Decision-making framework to support green-blue infrastructure multifunctionality
Stephan Hörbiger . PHD
Natural areas are able to perform several functions and provide multiple benefits for human well-being. In view of growing pressures on the natural balance due to the increasing use of natural resources and the impacts of climate change, there is an urgent need for instruments and tools that help to better consider ecological services indecision-making processes.
This thesis addresses the operationalisation of the two complementary concepts of green-blue infrastructure (GBI) and nature-based solutions (NbS). Vegetation structures along railways and watercourses were addressed as GBI, for which there is a high demand for ecosystem services (ES) and which are subject to special technical requirements. The periodical survey of vegetation data by means of remote sensing technologies and subsequent data analysis guaranteed the quantification of ES on the one hand and the identification of risk areas on the other. This work provides methodological approaches, for the installation of NbS and for the periodic monitoring and evaluation of the multifunctionality of GBI. This is a fundamental requirement, as these systems develop dynamically and, thus, their functionality also changes over time. Complete text
Wurzeln begreifen – Zusammenhänge verstehen – In der Praxis anwenden
Das Buch gibt einen fundierten Einblick in den aktuellen Stand der Wurzelforschung. Aufbau, Funktionen und Schädigungen der Pflanzenwurzel werden ebenso dargestellt, wie die ökologischen.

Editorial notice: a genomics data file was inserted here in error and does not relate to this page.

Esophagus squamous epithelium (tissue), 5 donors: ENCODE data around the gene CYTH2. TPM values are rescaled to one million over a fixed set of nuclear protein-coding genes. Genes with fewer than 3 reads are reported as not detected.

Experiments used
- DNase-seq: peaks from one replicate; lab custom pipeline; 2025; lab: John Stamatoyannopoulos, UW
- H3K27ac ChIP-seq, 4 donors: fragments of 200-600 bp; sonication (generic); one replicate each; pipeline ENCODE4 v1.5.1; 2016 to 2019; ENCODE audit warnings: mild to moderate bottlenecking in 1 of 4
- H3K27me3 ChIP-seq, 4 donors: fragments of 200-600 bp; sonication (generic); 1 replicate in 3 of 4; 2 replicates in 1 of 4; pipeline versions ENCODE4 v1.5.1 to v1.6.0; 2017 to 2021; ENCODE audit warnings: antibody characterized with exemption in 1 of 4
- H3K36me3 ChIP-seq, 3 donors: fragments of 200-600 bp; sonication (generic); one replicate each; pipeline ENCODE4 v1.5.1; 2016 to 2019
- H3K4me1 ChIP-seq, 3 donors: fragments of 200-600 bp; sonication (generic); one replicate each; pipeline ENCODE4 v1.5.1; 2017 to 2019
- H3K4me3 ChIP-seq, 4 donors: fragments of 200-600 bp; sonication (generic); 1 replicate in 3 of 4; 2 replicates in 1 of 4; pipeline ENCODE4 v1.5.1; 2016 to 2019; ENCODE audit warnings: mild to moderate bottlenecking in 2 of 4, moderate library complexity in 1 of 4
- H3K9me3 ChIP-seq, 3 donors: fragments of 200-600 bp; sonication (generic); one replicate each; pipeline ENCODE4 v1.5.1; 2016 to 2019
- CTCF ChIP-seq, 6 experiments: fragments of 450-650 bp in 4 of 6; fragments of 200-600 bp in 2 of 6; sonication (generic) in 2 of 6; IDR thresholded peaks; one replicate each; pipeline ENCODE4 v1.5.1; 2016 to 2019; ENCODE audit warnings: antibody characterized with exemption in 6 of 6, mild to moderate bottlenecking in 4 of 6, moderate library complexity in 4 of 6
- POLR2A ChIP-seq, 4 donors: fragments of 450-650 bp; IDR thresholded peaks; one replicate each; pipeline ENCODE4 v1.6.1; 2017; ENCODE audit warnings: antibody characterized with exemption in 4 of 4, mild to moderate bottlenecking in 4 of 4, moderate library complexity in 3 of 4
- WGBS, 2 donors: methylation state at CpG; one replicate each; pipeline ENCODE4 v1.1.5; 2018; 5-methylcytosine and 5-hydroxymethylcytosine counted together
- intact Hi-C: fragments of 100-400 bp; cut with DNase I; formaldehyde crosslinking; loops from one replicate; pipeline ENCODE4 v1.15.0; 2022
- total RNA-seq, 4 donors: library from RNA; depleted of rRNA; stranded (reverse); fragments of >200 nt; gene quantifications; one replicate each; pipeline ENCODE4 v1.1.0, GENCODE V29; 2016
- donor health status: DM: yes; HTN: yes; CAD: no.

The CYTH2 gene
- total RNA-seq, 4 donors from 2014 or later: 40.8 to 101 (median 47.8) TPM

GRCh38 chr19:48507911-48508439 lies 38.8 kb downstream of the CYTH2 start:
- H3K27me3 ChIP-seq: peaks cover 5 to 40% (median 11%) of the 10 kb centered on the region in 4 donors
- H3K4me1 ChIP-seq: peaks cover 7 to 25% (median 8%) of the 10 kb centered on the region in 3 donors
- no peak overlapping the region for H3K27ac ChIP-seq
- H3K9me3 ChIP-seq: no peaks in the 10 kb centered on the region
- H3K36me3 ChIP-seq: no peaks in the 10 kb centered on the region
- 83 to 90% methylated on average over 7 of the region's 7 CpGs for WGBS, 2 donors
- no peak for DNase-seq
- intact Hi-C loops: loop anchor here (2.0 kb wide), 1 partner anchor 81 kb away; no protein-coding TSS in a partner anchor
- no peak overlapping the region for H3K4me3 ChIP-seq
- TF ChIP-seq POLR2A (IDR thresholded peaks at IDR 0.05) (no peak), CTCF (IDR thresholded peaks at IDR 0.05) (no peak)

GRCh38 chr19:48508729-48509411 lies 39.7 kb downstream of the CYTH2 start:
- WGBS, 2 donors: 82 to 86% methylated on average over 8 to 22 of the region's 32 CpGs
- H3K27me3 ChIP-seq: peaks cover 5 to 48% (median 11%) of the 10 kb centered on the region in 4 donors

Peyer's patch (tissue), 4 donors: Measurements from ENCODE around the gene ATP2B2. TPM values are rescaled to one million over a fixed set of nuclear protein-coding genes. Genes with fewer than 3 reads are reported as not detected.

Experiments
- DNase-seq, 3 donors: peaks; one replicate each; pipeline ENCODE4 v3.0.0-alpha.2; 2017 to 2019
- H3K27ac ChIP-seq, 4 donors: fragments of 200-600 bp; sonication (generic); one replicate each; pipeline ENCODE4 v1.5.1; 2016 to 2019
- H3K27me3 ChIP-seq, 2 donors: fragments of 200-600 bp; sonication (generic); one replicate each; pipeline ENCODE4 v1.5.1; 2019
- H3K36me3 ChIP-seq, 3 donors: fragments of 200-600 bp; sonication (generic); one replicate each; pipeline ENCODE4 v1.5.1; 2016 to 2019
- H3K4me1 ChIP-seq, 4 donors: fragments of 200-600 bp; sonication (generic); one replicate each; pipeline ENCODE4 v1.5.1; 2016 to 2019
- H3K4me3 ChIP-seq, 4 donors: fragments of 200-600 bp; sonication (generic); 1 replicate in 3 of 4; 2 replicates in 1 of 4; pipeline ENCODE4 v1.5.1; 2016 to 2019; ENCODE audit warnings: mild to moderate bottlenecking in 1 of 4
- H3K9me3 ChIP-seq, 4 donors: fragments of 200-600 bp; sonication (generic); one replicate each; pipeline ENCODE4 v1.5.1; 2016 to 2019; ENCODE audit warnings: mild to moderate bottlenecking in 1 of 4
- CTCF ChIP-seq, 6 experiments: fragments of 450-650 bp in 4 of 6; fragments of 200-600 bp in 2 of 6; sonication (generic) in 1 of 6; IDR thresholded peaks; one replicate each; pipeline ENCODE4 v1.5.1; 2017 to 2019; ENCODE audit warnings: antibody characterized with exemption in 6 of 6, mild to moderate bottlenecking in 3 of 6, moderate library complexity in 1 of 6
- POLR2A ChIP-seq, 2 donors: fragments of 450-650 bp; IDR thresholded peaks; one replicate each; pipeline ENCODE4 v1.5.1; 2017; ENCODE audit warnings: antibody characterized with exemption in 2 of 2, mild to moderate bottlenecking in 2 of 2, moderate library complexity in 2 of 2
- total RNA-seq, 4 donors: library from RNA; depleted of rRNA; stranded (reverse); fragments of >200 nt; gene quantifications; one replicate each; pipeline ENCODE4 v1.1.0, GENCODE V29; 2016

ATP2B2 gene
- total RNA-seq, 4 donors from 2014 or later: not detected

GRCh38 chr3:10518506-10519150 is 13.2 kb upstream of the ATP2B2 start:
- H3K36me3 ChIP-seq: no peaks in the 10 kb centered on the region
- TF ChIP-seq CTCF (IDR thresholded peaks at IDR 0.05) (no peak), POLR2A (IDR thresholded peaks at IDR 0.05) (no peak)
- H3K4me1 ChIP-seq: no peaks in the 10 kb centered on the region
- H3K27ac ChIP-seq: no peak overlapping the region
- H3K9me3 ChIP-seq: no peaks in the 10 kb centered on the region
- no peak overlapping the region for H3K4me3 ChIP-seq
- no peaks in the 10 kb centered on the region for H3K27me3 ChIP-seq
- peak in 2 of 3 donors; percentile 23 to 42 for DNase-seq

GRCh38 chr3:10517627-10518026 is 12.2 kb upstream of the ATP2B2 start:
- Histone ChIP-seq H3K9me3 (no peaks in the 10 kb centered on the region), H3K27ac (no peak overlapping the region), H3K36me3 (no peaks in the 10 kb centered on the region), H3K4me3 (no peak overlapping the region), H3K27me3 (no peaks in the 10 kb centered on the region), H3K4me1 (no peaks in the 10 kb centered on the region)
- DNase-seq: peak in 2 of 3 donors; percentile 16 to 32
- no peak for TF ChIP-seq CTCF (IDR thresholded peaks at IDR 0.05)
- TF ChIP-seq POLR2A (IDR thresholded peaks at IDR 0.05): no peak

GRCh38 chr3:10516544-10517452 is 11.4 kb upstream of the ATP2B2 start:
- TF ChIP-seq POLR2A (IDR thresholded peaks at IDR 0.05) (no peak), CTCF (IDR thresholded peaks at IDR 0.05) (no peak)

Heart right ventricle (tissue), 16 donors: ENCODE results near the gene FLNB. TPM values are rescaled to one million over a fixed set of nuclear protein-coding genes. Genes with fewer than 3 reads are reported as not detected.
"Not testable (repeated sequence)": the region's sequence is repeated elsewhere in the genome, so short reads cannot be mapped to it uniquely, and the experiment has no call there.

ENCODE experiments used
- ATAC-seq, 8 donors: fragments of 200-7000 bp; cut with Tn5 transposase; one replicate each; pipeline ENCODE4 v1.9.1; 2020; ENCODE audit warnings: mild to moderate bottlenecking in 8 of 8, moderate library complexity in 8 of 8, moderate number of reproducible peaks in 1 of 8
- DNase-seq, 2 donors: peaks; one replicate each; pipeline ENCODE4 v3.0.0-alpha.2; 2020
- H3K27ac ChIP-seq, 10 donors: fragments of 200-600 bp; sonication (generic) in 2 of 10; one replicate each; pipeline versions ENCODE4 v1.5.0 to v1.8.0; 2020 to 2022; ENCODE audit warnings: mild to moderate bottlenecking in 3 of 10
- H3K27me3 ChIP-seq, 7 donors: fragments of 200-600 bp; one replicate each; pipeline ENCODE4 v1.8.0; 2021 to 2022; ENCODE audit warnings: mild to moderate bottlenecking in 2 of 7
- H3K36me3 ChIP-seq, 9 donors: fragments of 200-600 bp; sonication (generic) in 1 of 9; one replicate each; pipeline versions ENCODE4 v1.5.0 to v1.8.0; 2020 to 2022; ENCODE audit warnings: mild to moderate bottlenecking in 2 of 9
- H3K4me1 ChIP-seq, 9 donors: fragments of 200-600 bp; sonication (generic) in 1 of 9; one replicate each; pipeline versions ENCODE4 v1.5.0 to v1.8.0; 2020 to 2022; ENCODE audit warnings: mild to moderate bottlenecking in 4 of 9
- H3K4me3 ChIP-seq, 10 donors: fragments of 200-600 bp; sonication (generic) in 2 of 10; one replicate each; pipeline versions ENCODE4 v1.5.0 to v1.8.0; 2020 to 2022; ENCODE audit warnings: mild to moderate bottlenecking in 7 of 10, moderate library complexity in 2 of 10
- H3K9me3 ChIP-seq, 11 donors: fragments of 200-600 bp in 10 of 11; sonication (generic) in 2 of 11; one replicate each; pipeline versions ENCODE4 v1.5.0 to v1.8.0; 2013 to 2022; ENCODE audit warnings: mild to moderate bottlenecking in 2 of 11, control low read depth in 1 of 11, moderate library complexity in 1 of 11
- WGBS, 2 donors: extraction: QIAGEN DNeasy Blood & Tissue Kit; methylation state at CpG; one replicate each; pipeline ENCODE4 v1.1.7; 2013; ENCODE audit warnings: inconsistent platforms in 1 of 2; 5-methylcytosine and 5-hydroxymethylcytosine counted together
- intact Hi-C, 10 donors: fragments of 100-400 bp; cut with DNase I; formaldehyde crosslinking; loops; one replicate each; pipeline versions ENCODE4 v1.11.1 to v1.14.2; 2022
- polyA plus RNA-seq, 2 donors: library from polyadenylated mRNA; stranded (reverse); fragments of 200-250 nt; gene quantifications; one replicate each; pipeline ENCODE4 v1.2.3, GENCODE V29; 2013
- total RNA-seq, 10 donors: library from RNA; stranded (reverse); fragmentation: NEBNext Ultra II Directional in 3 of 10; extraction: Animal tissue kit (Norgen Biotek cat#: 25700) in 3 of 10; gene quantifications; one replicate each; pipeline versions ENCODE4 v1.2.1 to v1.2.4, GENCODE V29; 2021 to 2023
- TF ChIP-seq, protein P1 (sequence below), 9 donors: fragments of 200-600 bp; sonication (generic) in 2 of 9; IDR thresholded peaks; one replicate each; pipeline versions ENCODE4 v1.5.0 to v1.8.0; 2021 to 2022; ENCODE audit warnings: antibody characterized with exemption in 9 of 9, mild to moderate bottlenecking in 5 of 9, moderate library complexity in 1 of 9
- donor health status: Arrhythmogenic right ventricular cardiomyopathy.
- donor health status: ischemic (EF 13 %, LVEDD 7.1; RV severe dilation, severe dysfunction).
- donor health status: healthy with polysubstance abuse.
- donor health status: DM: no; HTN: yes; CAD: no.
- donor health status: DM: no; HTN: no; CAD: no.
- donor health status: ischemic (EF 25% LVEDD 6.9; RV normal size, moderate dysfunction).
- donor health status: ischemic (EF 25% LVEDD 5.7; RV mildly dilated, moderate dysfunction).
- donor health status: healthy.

- 225 detailreiche, maßstabgetreue Wurzelzeichnungen
- 192 Mikroaufnahmen und Makrobilder
- Umfangreiche Kapitel über Methoden und praktische Anwendung der Wurzelforschung in der Landwirtschaft, der Bodennutzung und der Ingenieurbiologie
Monika Sobotik /Roland K. Eberwein /Gernot Bodner/Rosemarie Stangl/Willibald Loiskandl 2020, 316 Seiten
Inhaltsangabe im PDF-Format
Urban Services to Ecosystems
Green Infrastructure Benefits from the Landscape to the Urban Scale
Catalano C., Andreucci M.B., Guarino R., Bretzel F., Leone M., Pasta S. (eds) Urban Services to Ecosystems. Future City, vol 17. Springer, Cham.
ARTICLE : Soil and Water Bioengineering as Natural-Based Solutions
Paola Sangalli , Joao Paulo Fernandes, G. Tardío
Soil and water bioengineering (SWB) is a discipline that combines technology with biology, making use of native plants and plant communities as construction material for erosion control in degraded environments. The term engineering refers to the use of technical and scientific data for constructive, stabilization and erosion control purposes and “bio” because these functions are related to living organisms, mainly native plants with biotechnical characteristics and with the purpose of restoring ecosystems and increasing biodiversity. In this approach, native plant communities’ potential is a key factor to achieve the overall objectives of planned interventions. SWB work designs involve both the integration of intrinsic adaptive information processes and legitimate design approaches (i.e. engagement of stakeholders into the project and work strategy). SWB encompass nature-based solutions (NBSs) which offer sustainable solutions in order to mitigate and adapt to climate change and effective restoration approaches suitable for degraded situations. Nowadays there is a rising awareness that nature is a very powerful source of viable solutions that use and deploy the properties of natural ecosystems and services. SWB practice is in accordance with the principles of NBSs “inspired and supported by nature”. Nature-based solutions provide sustainable, cost-effective, multipurpose and flexible alternatives for various objectives: technical, ecological, landscape integration and socioeconomics. In this context, SWB techniques offer interesting synergies with urban green and blue infrastructure strategies.